If implemented, they would represent a significant reduction in coal generation from about 39% of the mix to about 33%, a drop of about 15% from total 2012 coal generation (and under different scenarios it could be a bit more or less). The US economy has already seen a larger reduction in coal electricity generation — a 25% drop from 2005 to 2012 — and the economy appears to have survived intact.
However, despite this reduction, the overall change to the US electricity mix is best characterized as marginal, rather than revolutionary. This is especially the case from 2020 to 2030 where there is very little projected change in the mix.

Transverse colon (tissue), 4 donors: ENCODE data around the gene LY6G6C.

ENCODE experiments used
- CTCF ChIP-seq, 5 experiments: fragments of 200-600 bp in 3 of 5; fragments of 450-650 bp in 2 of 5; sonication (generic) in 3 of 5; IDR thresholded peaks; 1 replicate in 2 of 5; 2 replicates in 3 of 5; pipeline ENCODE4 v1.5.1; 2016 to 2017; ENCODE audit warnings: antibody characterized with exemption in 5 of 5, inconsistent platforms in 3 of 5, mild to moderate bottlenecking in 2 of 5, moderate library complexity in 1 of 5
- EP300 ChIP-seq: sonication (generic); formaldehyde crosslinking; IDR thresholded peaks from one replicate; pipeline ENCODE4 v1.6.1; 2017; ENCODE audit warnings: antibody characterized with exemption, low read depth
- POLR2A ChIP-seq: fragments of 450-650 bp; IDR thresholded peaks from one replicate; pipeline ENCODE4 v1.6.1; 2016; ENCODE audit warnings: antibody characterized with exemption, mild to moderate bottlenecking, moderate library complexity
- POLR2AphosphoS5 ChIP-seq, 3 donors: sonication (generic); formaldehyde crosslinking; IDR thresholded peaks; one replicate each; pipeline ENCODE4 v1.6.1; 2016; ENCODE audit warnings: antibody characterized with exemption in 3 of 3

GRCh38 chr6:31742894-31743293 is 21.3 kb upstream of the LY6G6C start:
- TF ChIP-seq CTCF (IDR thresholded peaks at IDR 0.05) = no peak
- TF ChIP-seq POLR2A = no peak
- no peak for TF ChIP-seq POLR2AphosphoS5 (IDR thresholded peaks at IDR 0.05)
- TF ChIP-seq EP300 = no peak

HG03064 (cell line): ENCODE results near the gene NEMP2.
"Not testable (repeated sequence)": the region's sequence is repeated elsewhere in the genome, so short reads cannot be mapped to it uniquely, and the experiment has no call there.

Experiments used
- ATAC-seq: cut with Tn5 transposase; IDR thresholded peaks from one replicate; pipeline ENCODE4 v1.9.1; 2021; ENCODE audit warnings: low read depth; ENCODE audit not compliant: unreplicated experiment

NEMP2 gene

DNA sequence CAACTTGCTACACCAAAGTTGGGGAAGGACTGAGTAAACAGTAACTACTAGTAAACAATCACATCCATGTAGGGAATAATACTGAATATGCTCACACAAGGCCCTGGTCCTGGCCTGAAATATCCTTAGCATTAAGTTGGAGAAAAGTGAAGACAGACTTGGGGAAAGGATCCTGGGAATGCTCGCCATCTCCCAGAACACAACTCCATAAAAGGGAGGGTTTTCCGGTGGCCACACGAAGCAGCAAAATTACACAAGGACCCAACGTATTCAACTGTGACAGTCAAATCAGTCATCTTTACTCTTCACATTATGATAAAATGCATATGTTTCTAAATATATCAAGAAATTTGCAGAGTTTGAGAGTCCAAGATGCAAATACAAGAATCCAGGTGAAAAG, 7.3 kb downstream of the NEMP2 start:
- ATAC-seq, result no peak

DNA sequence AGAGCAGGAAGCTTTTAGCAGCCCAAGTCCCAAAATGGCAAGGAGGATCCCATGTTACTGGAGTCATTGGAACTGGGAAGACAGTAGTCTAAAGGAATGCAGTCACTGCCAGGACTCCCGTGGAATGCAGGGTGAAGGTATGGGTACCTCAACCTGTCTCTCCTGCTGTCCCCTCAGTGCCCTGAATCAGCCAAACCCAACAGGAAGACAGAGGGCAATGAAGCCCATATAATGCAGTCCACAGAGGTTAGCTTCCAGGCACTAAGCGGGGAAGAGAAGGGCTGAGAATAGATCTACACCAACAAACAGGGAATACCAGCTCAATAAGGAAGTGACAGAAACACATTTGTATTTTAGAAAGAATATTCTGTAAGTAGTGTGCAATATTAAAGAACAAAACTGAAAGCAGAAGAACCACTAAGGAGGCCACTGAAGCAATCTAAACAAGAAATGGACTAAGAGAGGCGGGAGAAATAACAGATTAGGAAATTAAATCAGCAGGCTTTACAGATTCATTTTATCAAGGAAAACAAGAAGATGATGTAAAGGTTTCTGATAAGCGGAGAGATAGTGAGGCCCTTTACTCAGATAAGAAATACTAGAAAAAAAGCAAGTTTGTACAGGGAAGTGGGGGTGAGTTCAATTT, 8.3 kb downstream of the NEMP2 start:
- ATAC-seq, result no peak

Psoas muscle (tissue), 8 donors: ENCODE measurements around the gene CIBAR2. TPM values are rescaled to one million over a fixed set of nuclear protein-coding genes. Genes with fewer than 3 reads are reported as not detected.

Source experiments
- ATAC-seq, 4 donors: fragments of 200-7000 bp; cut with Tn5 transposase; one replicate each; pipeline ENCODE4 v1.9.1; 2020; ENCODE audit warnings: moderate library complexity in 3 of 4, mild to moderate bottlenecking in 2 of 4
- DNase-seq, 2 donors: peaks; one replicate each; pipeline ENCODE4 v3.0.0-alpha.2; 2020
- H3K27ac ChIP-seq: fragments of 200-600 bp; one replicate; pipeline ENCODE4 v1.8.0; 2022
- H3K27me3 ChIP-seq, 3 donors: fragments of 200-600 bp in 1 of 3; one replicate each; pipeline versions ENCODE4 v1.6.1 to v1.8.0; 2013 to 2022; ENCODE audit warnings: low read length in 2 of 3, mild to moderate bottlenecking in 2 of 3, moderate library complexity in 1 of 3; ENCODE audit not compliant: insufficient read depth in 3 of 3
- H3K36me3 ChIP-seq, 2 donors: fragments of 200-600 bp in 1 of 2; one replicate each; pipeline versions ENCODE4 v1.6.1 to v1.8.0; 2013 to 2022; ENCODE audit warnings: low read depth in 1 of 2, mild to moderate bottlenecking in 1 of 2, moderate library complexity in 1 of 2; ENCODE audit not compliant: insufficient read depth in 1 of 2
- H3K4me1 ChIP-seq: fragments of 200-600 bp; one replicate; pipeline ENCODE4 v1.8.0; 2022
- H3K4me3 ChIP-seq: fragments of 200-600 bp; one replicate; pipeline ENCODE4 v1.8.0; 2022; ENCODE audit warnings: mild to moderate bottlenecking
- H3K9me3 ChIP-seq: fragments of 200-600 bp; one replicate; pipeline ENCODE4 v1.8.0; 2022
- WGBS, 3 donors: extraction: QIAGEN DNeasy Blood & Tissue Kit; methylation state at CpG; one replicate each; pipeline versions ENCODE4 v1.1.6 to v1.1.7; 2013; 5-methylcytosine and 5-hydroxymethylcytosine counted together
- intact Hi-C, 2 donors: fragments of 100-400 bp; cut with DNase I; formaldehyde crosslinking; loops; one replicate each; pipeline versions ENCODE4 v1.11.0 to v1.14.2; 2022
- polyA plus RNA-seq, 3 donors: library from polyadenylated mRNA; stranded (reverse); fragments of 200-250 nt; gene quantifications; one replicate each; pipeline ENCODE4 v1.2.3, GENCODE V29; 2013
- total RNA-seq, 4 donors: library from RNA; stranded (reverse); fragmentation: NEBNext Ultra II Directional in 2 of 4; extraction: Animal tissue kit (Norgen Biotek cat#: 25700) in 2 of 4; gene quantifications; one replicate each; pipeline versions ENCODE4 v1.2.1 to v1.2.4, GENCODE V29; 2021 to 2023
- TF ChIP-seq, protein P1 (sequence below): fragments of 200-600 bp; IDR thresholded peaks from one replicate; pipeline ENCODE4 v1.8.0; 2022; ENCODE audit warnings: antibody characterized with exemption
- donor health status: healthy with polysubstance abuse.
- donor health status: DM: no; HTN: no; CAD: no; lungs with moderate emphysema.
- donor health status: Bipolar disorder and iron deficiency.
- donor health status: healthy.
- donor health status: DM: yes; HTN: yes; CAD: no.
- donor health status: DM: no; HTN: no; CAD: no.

In order to stabilize atmospheric concentrations of carbon dioxide at a low level (say 550 ppm or lower) requires that the carbon-free proportion of the global energy mix (not just electricity) increase from about 13% carbon free to more than 90%, regardless of how much energy the world ultimately consumes. The US in 2012 was about 13.5% carbon free. These regulations mainly switch electricity from coal to gas and thus do very little to increase the US proportion of carbon-free electricity generation.3